With an audit looming, which has more difficulty, the transco, with its rules on passive and active ownership, or the ISO, with the uncertainty surrounding its board? We submit the transco. The ISO could not, in practice, "play it safe" by choosing to create a non-stakeholder board. Transmission owners have objected to that type of governance and some think it engenders inefficiency by keeping the experts out. Nevertheless, stakeholder boards allow transmission owners to wield influence in the governance of the RTO, even if indirectly through log rolling.
Utilities may find becoming transcos easier in another respect as well. Order 2000 gives RTOs important responsibilities in running the grid. Section 35.34(k)(7) of the regulatory text defines the responsibilities of RTOs in planning and expansion to include "direct[ing]" construction of facilities to ensure reliability. As of this writing, utilities have applied for rehearing of that requirement. They ask the FERC to add a guarantee that the transmission owners within the ISO/RTO will recover the cost of facilities. However, even if the FERC should grant the petitions, owners still would not recover costs if the not-for-profit ISO/RTO should make a mistake in overestimating threats to reliability. That can happen with the RTOs division of responsibility from accountability. Remember what happened with nuclear plants, even when regulators allowed the costs in rates.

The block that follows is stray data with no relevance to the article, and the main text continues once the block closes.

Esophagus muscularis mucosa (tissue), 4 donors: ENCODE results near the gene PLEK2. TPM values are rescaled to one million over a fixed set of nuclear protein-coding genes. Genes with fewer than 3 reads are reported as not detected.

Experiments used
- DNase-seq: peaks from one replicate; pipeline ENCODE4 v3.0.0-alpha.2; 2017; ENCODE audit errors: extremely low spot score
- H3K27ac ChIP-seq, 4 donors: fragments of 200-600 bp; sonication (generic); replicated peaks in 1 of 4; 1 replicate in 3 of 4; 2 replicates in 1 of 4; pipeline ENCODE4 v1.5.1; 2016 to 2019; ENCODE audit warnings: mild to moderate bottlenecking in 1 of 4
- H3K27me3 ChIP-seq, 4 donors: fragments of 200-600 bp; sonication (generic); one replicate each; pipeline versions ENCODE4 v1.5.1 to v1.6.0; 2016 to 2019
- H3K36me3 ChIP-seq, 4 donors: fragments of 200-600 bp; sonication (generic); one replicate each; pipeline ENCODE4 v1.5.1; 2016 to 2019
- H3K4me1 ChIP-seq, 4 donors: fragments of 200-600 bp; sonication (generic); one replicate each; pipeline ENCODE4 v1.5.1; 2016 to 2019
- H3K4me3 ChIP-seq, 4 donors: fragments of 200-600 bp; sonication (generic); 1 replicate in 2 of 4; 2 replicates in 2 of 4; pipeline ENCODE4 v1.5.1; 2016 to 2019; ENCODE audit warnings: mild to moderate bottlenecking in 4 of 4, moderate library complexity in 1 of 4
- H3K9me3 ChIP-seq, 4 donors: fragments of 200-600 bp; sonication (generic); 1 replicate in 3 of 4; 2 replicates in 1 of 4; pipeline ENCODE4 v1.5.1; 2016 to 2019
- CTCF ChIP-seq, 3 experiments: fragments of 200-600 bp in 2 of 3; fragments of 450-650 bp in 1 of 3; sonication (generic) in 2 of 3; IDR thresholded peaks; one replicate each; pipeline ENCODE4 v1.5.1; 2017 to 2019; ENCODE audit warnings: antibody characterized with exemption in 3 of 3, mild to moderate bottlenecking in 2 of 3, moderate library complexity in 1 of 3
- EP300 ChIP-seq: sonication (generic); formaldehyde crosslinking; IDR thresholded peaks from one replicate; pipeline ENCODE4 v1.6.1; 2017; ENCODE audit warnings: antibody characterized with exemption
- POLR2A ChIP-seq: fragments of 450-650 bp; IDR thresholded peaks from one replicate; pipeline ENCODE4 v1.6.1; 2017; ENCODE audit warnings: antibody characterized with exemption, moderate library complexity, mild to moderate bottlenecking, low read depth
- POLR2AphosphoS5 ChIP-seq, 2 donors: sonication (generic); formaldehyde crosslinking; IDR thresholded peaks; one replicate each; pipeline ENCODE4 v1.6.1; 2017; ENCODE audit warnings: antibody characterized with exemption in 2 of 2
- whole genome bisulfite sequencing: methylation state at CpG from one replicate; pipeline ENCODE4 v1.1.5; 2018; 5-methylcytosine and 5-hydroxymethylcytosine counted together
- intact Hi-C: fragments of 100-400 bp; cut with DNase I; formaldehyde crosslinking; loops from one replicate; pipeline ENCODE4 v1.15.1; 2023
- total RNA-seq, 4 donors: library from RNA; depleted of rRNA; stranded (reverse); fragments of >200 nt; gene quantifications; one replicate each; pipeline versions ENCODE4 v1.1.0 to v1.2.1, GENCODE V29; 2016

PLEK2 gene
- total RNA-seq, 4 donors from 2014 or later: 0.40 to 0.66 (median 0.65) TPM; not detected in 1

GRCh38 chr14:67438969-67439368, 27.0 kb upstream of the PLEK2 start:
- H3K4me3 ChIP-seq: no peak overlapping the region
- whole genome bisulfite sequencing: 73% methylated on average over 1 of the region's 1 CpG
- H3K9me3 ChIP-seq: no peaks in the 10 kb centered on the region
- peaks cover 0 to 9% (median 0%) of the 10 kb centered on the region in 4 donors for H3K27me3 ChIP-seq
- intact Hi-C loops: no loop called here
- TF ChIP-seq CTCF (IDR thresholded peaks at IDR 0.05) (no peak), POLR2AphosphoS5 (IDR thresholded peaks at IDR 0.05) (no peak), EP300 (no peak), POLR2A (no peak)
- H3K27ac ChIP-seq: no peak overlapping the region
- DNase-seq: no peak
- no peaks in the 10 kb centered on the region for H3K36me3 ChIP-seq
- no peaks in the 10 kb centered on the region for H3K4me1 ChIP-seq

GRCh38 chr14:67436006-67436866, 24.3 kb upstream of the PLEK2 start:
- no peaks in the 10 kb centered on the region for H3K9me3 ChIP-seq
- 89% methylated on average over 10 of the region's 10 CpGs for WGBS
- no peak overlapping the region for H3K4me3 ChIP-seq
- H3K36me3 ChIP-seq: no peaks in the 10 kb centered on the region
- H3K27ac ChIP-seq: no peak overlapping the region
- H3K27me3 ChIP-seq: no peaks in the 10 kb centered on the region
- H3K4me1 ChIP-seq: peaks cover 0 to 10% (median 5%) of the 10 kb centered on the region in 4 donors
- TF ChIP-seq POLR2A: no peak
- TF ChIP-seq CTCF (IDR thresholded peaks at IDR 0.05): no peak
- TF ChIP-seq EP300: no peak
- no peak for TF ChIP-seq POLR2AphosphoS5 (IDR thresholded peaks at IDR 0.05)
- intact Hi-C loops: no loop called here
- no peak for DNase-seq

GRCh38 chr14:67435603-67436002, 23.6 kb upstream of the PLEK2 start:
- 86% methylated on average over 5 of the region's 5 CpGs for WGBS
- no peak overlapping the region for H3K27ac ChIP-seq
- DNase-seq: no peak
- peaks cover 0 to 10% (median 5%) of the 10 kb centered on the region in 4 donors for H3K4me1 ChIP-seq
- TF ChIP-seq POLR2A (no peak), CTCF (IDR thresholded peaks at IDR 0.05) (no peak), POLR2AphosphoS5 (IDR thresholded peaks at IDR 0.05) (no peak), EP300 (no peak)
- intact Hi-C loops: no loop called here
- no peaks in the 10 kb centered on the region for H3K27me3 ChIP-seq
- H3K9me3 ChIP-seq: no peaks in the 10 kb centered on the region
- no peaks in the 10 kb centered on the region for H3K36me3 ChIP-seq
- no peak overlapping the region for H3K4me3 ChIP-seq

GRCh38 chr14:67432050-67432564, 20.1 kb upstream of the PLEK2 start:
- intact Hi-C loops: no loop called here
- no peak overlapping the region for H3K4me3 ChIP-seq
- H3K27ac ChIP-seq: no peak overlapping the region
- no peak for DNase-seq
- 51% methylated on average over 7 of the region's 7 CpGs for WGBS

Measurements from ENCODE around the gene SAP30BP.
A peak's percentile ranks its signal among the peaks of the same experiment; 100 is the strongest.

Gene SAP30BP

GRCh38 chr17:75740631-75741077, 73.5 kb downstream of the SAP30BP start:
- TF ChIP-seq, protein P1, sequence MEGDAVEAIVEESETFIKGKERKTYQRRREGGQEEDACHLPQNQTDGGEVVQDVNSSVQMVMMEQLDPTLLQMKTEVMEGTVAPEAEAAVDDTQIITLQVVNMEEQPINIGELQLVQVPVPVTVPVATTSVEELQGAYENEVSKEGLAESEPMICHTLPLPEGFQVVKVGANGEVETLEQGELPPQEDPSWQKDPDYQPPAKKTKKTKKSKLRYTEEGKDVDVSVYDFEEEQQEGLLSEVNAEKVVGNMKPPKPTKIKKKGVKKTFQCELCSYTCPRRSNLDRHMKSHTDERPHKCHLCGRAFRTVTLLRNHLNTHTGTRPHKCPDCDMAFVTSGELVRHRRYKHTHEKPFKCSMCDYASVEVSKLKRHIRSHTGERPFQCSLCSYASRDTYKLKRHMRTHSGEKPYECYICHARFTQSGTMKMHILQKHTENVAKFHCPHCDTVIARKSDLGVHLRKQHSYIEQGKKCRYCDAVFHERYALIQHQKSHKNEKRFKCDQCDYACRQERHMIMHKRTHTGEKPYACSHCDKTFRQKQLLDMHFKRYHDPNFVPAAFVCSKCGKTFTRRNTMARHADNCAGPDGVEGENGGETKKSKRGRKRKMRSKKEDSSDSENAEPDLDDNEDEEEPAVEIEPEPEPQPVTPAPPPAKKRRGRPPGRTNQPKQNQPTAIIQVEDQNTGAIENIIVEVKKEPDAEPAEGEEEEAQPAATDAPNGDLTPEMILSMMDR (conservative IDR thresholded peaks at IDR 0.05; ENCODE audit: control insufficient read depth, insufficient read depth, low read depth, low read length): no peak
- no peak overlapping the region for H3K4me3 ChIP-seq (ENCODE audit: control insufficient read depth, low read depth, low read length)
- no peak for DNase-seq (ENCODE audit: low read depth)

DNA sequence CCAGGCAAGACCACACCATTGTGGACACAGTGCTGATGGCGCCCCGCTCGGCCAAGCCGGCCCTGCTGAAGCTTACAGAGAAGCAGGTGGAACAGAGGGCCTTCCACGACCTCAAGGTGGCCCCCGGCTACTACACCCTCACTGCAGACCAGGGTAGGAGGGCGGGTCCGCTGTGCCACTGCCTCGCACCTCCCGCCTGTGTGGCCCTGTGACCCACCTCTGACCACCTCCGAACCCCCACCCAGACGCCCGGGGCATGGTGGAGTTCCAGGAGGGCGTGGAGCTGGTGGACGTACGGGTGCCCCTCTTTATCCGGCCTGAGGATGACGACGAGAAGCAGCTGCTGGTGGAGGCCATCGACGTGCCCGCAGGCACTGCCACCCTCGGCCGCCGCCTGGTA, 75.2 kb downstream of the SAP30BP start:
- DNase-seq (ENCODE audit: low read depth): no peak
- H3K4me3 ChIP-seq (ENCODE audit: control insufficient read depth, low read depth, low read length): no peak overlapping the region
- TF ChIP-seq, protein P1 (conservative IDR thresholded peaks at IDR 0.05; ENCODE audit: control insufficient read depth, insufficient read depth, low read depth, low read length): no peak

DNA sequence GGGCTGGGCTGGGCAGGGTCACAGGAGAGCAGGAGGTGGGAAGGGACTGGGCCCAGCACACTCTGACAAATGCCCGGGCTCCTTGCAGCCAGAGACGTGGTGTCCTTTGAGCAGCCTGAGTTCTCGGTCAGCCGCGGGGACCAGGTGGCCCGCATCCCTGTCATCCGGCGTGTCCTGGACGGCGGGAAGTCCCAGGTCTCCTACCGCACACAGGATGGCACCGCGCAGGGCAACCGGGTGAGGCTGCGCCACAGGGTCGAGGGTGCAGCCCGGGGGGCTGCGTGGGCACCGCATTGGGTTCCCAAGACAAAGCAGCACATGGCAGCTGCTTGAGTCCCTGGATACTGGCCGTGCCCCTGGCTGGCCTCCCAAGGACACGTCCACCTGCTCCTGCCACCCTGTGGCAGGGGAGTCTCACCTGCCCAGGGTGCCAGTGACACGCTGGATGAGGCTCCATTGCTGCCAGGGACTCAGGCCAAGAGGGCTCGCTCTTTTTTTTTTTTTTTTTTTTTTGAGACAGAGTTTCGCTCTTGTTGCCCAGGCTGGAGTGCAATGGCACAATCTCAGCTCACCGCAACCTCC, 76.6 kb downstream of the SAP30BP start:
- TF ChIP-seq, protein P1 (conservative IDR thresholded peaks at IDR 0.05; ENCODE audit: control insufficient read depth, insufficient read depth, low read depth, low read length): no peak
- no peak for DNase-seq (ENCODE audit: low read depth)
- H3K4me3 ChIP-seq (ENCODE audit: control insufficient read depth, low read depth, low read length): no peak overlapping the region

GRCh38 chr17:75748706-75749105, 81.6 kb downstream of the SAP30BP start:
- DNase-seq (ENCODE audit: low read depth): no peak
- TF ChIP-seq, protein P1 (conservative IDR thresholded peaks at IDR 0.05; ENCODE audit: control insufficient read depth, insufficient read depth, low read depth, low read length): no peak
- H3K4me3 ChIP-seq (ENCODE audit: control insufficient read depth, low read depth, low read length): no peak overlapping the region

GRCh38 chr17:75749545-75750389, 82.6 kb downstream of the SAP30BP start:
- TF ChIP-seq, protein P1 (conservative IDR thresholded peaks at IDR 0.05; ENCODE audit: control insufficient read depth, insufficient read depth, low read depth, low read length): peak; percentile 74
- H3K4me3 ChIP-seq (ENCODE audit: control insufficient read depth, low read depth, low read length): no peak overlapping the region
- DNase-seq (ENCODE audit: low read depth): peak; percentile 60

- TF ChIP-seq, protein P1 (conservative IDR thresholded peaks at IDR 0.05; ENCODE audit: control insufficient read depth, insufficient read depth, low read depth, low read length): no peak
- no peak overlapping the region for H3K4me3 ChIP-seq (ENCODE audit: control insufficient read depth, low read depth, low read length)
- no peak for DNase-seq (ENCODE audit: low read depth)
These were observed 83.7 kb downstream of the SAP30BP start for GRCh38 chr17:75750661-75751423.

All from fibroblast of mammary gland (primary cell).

Myth No. 8: FERC Will categorically Deny Some
Reality: ferc will be flexible